Civil Rights Movement 1960s

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The Civil Rights Movement in the USA in the 1950s and 1960s Research Task – Report Blake Walker Year 11 Modern History
Malcolm X
Investigate the life and background of the individual/group
Malcolm X was born on the 19th May, 1925 in Omaha, Nebraska, by the name of Malcolm Little. Malcolm was one of eight children to Louise Norton Little who was an attentive busy housewife. His father, Earl Little who was an abrupt Baptist Minister and was also a strong supporter of Marcus Garvey, leader of the Black Nationalism movement. Whilst growing up he was a focused intelligent individual with determination to pursue a career path in Law, which was frowned upon for African Americans to pursue. In Junior High Malcolm graduated at the top of his class proving his perseverance and strong sense of self and direction, but when one of Malcolm’s favourite teacher’s discouraged him by stating that “His dream of becoming a lawyer was no realistic goal for a nigger”, Malcolm lost all sense of direction, sending him into a downward spiral eventually resulting in his lack of interest towards education and finally, his departure from school. The death of his father sent him into a further downward spiral which began his questioning into the issues relating to racism due to his father’s death, as the victim of a prejudice White Supremacist group known as the Klu Klux Klan. He then began a life in Boston, Massachusetts where he would work various odd jobs for little money, until he turned to a life of crime where he moved to the slums of New York. Malcolm eventually became a leader of various gambling and prostitution rings as well as a distributor of narcotics.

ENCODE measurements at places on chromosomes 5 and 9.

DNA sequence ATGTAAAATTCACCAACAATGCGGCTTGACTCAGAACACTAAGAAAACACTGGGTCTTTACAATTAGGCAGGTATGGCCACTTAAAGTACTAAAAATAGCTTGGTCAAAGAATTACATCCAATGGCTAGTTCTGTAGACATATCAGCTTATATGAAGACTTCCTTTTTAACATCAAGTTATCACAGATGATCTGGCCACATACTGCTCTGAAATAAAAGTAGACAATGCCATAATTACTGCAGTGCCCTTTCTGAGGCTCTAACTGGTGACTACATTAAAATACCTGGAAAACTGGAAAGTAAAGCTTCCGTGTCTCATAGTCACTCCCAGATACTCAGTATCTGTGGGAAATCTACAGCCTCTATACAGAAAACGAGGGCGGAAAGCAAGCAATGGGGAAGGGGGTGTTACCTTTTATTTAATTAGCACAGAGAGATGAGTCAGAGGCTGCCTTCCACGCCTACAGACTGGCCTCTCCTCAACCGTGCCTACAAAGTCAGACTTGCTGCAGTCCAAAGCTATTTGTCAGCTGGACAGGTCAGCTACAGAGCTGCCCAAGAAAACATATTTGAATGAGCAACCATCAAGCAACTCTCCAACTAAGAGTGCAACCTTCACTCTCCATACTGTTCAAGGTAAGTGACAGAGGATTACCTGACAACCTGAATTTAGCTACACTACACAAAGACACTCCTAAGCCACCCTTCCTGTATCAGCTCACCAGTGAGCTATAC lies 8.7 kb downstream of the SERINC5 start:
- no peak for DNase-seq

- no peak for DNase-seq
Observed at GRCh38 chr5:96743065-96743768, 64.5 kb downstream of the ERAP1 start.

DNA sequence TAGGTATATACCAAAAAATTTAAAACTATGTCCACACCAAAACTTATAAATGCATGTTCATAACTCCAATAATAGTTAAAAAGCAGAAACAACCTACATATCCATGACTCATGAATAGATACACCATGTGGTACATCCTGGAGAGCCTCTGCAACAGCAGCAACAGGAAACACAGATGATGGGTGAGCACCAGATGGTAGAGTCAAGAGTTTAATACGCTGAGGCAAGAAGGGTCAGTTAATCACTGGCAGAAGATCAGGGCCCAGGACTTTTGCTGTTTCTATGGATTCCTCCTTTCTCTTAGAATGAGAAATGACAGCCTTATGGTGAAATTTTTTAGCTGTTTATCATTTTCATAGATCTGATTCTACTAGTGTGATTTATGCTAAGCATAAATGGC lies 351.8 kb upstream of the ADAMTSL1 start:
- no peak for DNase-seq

In 1946 Malcolm was arrested and charged with burglary charges and was convicted to 10 years imprisonment. Whilst he was in prison, he decided to further his education and as a result, Malcolm came to a valuable point in his life where he became fascinated by the teachings of Elijah Muhammad, a valued prominent teacher of the Nation of Islam religion. Describe the significance of the individual/group to civil rights issues in the USA Malcolm X was an immensely significant individual to the civil rights movement as Malcolm soon rose to becoming the most prominent national spokesman of the “Black Power” movement, as he specifically worked to spread the political and religious goals of the Nation of Islam on a wide scale. Malcolm acted as an Inspiration proving that African Americans can rise up from the hardship and deprivation and stand up for what they believe in regardless of how much cruel discrimination and neglection you may receive. Continuously over the years of the movement, he encouraged young African Americans to support the initiative through powerful speaking and his remarkable debating skills which enabled him to succeed in recruiting over 30,000 young African Americans. They were enticed by the ideology that in order to achieve freedom, you have to fight for it and that was the only way to achieve this. This view amongst African Americans (especially younger generations) was extremely popular. It promised to battle racism directly which to most, many thought this view would achieve the goals of the movement over a shorter time span and would be far more effective than the non violent initiatives used by individuals such as Martin Luther King which proved to become less effective over the years. Many believed that this was the only hope of achieving rights for African Americans and reinforces how Malcolm X played such a significant role in the Civil Rights Movement as he offered hope to the African Americans which were an alternative to the slow, ineffective non violent demonstrations. This provided them with an opportunity to stand up for themselves as individuals and African Americans as a nation, securing a better future for the African American in all areas of life. Outline the individual/groups beliefs and ideas and explain the forces that shaped their attitudes...
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